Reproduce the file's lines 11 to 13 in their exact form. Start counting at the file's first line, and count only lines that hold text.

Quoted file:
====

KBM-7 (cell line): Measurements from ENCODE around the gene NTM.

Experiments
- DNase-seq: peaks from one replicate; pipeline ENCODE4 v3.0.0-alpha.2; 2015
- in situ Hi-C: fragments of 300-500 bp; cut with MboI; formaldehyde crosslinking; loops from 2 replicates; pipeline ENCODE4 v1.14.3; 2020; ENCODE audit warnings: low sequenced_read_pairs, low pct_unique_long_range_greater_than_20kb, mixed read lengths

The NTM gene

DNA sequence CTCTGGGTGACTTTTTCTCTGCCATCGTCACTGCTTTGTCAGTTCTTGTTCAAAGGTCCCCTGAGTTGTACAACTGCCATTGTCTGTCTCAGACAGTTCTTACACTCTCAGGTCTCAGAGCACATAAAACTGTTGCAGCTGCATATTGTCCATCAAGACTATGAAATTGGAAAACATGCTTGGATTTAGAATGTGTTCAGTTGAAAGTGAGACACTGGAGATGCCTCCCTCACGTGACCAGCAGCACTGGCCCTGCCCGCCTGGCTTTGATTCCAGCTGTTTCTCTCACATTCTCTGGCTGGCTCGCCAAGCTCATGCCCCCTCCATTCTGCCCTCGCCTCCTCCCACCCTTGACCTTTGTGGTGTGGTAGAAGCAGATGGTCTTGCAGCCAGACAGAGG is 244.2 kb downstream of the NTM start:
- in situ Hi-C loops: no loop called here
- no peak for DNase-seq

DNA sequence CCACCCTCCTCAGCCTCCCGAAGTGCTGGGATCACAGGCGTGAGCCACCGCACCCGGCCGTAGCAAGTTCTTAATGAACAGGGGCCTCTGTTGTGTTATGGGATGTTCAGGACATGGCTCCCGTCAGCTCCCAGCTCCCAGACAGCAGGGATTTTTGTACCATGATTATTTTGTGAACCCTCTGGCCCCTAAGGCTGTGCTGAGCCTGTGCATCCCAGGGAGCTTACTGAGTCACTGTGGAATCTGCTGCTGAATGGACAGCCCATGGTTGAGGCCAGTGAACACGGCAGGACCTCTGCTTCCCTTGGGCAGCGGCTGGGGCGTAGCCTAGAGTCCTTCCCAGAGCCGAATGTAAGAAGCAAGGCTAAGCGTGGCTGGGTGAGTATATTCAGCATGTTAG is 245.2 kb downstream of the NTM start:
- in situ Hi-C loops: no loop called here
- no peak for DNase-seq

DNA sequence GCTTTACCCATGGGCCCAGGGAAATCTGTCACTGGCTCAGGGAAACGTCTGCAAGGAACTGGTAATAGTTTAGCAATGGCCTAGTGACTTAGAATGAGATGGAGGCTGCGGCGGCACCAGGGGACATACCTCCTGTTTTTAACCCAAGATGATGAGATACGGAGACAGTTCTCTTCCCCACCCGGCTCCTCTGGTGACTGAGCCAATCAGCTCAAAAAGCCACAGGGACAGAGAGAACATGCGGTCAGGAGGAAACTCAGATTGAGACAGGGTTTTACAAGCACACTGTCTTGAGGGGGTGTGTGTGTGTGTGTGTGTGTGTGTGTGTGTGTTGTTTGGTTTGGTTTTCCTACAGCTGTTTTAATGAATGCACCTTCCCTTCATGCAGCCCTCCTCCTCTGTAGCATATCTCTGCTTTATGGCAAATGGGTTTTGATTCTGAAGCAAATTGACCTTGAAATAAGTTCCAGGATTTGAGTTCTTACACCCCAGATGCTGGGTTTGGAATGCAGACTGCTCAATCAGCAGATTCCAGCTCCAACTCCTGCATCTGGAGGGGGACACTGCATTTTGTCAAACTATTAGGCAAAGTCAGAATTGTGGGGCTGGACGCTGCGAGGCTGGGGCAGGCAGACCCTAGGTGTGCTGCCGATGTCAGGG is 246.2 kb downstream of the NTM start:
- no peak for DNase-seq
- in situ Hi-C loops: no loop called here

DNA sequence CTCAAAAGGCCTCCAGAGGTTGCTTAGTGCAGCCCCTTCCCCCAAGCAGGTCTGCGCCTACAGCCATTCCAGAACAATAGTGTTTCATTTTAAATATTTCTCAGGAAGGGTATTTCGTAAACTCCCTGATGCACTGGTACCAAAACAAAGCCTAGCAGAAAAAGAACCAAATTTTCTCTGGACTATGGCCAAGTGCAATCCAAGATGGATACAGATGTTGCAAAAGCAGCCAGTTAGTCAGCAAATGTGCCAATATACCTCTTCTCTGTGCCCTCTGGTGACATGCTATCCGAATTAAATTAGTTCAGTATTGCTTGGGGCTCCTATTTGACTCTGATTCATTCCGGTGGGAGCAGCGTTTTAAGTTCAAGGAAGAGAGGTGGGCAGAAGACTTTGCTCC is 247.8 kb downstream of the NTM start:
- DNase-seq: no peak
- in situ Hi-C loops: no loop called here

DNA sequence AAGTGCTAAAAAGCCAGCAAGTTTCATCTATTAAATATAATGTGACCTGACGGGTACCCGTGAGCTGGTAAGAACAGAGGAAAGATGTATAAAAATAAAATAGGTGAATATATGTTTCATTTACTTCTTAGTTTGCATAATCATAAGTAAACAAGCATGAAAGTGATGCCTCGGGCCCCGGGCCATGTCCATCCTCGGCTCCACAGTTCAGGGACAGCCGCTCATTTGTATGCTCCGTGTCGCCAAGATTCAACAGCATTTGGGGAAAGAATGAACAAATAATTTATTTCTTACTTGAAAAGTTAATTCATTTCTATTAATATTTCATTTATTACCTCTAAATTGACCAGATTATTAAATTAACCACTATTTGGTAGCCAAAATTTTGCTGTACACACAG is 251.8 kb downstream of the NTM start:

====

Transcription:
- no peak for DNase-seq

DNA sequence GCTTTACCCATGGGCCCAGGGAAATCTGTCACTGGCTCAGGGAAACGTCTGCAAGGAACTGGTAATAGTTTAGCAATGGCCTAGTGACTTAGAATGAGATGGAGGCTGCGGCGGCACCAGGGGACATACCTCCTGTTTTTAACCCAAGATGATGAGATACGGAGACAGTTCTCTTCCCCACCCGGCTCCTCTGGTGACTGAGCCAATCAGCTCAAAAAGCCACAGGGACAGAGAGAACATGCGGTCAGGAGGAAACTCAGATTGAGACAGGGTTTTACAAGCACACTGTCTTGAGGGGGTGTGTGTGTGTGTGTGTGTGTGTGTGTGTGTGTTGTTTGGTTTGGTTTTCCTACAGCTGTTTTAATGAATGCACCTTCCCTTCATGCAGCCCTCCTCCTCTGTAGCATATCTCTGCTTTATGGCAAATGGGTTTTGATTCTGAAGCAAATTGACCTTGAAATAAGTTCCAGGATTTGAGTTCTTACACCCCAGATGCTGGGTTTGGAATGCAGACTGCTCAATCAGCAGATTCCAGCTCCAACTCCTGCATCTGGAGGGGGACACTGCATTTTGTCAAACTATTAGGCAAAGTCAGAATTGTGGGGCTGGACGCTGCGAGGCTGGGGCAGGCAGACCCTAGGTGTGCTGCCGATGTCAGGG is 246.2 kb downstream of the NTM start:
- no peak for DNase-seq